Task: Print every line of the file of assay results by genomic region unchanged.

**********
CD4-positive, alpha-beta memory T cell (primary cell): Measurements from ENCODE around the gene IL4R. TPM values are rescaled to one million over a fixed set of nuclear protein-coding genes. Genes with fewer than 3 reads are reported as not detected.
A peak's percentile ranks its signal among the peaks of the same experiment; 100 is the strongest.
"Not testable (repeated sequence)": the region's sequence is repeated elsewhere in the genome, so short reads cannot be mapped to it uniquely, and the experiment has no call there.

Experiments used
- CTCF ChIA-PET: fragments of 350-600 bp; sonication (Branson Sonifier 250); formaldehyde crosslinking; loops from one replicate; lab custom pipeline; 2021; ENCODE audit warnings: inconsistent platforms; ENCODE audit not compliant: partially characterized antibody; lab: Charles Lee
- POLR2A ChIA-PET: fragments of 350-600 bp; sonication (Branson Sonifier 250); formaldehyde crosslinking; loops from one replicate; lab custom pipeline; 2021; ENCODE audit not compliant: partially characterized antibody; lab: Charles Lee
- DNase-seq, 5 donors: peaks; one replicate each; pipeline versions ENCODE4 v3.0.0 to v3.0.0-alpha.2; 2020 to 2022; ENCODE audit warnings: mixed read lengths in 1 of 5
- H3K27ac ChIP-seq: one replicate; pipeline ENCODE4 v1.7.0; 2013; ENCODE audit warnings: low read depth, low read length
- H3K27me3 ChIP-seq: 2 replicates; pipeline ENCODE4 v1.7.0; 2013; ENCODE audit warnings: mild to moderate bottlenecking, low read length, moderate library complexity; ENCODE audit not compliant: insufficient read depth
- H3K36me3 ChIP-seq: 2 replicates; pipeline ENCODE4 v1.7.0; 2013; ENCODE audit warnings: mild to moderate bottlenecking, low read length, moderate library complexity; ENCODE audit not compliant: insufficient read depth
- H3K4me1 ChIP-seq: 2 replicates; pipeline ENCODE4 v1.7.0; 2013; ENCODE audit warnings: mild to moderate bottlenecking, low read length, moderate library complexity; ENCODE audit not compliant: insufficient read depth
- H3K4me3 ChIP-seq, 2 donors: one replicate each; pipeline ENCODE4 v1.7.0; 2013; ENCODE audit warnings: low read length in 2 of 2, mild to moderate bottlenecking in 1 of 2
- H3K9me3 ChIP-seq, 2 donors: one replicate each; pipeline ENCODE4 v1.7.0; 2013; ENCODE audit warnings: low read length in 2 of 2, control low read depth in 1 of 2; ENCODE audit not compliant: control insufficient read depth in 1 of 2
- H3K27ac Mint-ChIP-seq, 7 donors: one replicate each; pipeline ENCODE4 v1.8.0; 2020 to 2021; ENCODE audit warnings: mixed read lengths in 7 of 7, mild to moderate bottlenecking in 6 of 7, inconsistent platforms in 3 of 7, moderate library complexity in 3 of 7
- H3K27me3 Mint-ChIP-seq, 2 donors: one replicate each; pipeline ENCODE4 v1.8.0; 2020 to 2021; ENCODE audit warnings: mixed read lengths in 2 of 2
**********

CD4-positive, alpha-beta memory T cell (primary cell): Measurements from ENCODE around the gene IL4R. TPM values are rescaled to one million over a fixed set of nuclear protein-coding genes. Genes with fewer than 3 reads are reported as not detected.
A peak's percentile ranks its signal among the peaks of the same experiment; 100 is the strongest.
"Not testable (repeated sequence)": the region's sequence is repeated elsewhere in the genome, so short reads cannot be mapped to it uniquely, and the experiment has no call there.

Experiments used
- CTCF ChIA-PET: fragments of 350-600 bp; sonication (Branson Sonifier 250); formaldehyde crosslinking; loops from one replicate; lab custom pipeline; 2021; ENCODE audit warnings: inconsistent platforms; ENCODE audit not compliant: partially characterized antibody; lab: Charles Lee
- POLR2A ChIA-PET: fragments of 350-600 bp; sonication (Branson Sonifier 250); formaldehyde crosslinking; loops from one replicate; lab custom pipeline; 2021; ENCODE audit not compliant: partially characterized antibody; lab: Charles Lee
- DNase-seq, 5 donors: peaks; one replicate each; pipeline versions ENCODE4 v3.0.0 to v3.0.0-alpha.2; 2020 to 2022; ENCODE audit warnings: mixed read lengths in 1 of 5
- H3K27ac ChIP-seq: one replicate; pipeline ENCODE4 v1.7.0; 2013; ENCODE audit warnings: low read depth, low read length
- H3K27me3 ChIP-seq: 2 replicates; pipeline ENCODE4 v1.7.0; 2013; ENCODE audit warnings: mild to moderate bottlenecking, low read length, moderate library complexity; ENCODE audit not compliant: insufficient read depth
- H3K36me3 ChIP-seq: 2 replicates; pipeline ENCODE4 v1.7.0; 2013; ENCODE audit warnings: mild to moderate bottlenecking, low read length, moderate library complexity; ENCODE audit not compliant: insufficient read depth
- H3K4me1 ChIP-seq: 2 replicates; pipeline ENCODE4 v1.7.0; 2013; ENCODE audit warnings: mild to moderate bottlenecking, low read length, moderate library complexity; ENCODE audit not compliant: insufficient read depth
- H3K4me3 ChIP-seq, 2 donors: one replicate each; pipeline ENCODE4 v1.7.0; 2013; ENCODE audit warnings: low read length in 2 of 2, mild to moderate bottlenecking in 1 of 2
- H3K9me3 ChIP-seq, 2 donors: one replicate each; pipeline ENCODE4 v1.7.0; 2013; ENCODE audit warnings: low read length in 2 of 2, control low read depth in 1 of 2; ENCODE audit not compliant: control insufficient read depth in 1 of 2
- H3K27ac Mint-ChIP-seq, 7 donors: one replicate each; pipeline ENCODE4 v1.8.0; 2020 to 2021; ENCODE audit warnings: mixed read lengths in 7 of 7, mild to moderate bottlenecking in 6 of 7, inconsistent platforms in 3 of 7, moderate library complexity in 3 of 7
- H3K27me3 Mint-ChIP-seq, 2 donors: one replicate each; pipeline ENCODE4 v1.8.0; 2020 to 2021; ENCODE audit warnings: mixed read lengths in 2 of 2